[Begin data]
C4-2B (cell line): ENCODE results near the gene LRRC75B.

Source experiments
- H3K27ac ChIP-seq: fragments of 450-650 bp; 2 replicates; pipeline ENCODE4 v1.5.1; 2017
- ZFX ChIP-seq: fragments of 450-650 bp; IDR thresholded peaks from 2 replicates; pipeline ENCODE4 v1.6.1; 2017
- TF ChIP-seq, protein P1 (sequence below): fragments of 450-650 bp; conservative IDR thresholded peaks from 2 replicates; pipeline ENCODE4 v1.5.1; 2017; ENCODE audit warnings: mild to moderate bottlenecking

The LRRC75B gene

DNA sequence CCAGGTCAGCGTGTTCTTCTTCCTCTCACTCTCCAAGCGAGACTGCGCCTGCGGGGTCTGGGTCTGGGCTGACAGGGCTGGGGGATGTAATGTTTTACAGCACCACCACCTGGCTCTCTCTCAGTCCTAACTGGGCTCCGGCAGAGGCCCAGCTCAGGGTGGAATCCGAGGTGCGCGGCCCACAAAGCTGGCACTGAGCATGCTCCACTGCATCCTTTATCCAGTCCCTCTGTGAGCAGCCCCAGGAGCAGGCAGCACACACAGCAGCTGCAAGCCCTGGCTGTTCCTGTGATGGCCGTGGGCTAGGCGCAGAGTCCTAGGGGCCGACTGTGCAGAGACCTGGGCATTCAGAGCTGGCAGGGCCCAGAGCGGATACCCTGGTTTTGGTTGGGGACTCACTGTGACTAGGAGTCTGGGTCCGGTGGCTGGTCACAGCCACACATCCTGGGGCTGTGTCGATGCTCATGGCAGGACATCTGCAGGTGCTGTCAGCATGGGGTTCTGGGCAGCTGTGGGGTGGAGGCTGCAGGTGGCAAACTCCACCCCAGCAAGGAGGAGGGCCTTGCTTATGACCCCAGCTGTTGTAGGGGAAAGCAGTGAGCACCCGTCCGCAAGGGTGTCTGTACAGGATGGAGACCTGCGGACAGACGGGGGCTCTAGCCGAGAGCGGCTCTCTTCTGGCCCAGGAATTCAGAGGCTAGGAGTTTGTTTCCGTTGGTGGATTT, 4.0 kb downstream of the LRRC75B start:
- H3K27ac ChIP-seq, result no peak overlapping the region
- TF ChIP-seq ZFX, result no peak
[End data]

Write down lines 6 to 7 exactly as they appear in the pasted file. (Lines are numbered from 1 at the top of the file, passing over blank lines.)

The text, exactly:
The LRRC75B gene

DNA sequence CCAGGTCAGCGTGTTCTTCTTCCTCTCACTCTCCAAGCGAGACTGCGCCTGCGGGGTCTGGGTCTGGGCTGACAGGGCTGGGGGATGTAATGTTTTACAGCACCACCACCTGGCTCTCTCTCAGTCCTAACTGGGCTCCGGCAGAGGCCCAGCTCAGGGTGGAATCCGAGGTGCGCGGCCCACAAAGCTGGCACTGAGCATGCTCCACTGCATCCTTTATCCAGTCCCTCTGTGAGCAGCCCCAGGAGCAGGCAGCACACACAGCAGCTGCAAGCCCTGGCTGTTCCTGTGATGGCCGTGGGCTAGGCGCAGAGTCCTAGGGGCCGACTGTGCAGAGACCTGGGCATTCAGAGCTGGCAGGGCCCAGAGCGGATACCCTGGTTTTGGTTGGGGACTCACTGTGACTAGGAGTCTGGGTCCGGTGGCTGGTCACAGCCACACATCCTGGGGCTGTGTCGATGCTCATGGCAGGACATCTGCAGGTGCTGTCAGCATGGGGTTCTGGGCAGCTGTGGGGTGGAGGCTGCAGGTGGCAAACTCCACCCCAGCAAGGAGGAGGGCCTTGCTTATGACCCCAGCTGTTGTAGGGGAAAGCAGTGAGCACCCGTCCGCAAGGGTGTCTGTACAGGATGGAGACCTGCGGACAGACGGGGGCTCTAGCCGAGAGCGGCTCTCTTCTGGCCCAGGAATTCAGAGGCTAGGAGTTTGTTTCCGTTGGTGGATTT, 4.0 kb downstream of the LRRC75B start: